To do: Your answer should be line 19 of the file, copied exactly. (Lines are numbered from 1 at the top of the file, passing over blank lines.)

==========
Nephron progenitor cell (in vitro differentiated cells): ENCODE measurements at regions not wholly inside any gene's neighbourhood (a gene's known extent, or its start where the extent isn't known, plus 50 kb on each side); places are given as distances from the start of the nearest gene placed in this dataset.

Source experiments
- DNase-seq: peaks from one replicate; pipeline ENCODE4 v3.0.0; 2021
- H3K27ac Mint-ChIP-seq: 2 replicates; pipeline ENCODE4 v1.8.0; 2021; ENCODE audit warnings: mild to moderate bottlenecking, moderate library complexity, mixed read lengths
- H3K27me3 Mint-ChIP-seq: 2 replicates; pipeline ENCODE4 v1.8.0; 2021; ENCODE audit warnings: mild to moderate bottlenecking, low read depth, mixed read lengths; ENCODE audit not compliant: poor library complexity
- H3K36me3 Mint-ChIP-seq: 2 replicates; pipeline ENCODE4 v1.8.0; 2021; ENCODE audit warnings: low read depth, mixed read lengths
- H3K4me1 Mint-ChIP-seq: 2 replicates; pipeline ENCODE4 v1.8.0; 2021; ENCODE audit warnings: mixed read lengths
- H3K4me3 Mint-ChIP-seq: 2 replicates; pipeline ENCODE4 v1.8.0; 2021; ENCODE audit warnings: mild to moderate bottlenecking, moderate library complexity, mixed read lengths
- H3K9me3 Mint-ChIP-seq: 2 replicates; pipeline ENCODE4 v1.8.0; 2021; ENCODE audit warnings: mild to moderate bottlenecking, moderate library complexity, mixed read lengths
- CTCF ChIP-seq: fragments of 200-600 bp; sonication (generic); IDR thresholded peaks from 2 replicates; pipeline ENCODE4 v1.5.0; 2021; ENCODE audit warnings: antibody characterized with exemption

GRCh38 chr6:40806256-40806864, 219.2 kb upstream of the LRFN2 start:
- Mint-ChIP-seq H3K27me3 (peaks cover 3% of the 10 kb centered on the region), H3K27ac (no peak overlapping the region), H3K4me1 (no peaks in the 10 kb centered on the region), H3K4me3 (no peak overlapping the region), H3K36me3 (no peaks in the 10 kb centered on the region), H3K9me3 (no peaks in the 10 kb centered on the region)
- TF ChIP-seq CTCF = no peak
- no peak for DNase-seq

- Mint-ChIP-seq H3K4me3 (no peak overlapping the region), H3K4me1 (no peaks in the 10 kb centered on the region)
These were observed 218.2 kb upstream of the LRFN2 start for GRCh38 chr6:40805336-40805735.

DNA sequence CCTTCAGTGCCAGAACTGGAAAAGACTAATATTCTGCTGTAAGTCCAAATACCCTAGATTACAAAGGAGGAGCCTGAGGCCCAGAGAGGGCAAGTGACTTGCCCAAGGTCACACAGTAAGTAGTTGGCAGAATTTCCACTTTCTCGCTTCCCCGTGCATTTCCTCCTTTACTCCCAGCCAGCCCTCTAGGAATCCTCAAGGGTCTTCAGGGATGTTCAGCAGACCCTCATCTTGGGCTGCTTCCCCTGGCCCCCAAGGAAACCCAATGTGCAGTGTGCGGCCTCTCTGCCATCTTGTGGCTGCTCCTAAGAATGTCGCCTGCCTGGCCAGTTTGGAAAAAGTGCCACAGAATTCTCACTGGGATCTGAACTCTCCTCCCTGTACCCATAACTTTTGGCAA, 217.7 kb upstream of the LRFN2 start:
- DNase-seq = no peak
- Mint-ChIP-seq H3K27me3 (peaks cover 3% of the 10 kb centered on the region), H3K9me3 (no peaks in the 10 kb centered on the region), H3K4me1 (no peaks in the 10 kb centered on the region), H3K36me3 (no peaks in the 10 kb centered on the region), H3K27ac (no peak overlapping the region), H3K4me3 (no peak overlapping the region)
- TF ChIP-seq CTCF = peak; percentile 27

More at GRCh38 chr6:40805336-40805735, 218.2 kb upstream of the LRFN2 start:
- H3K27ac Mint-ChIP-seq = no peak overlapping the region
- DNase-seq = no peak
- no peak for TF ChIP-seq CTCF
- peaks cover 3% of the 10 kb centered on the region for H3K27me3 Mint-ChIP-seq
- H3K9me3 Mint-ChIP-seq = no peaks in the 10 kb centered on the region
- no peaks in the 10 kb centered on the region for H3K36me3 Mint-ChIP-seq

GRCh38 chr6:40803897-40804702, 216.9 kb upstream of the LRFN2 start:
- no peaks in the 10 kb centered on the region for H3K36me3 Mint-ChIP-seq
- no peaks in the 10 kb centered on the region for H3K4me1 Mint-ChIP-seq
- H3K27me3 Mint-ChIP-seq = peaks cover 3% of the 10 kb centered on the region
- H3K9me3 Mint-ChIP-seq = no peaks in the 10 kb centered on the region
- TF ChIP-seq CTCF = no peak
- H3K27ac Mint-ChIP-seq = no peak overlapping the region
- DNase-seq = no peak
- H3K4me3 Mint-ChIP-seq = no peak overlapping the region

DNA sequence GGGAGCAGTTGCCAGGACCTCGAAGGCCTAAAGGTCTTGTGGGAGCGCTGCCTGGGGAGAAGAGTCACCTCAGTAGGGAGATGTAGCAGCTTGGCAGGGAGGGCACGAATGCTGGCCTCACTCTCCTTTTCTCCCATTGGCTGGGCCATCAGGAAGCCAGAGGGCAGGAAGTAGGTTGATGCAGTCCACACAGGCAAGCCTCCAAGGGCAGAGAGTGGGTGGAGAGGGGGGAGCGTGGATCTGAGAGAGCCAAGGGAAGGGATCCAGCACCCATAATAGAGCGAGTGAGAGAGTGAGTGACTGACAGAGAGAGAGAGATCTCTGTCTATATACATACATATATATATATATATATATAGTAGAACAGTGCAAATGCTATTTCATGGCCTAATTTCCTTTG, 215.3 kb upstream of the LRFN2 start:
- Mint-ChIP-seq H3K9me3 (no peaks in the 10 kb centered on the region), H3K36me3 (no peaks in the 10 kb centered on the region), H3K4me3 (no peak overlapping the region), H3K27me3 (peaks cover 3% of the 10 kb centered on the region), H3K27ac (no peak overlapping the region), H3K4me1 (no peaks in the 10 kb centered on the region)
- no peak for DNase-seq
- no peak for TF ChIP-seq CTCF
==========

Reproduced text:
- Mint-ChIP-seq H3K27me3 (peaks cover 3% of the 10 kb centered on the region), H3K9me3 (no peaks in the 10 kb centered on the region), H3K4me1 (no peaks in the 10 kb centered on the region), H3K36me3 (no peaks in the 10 kb centered on the region), H3K27ac (no peak overlapping the region), H3K4me3 (no peak overlapping the region)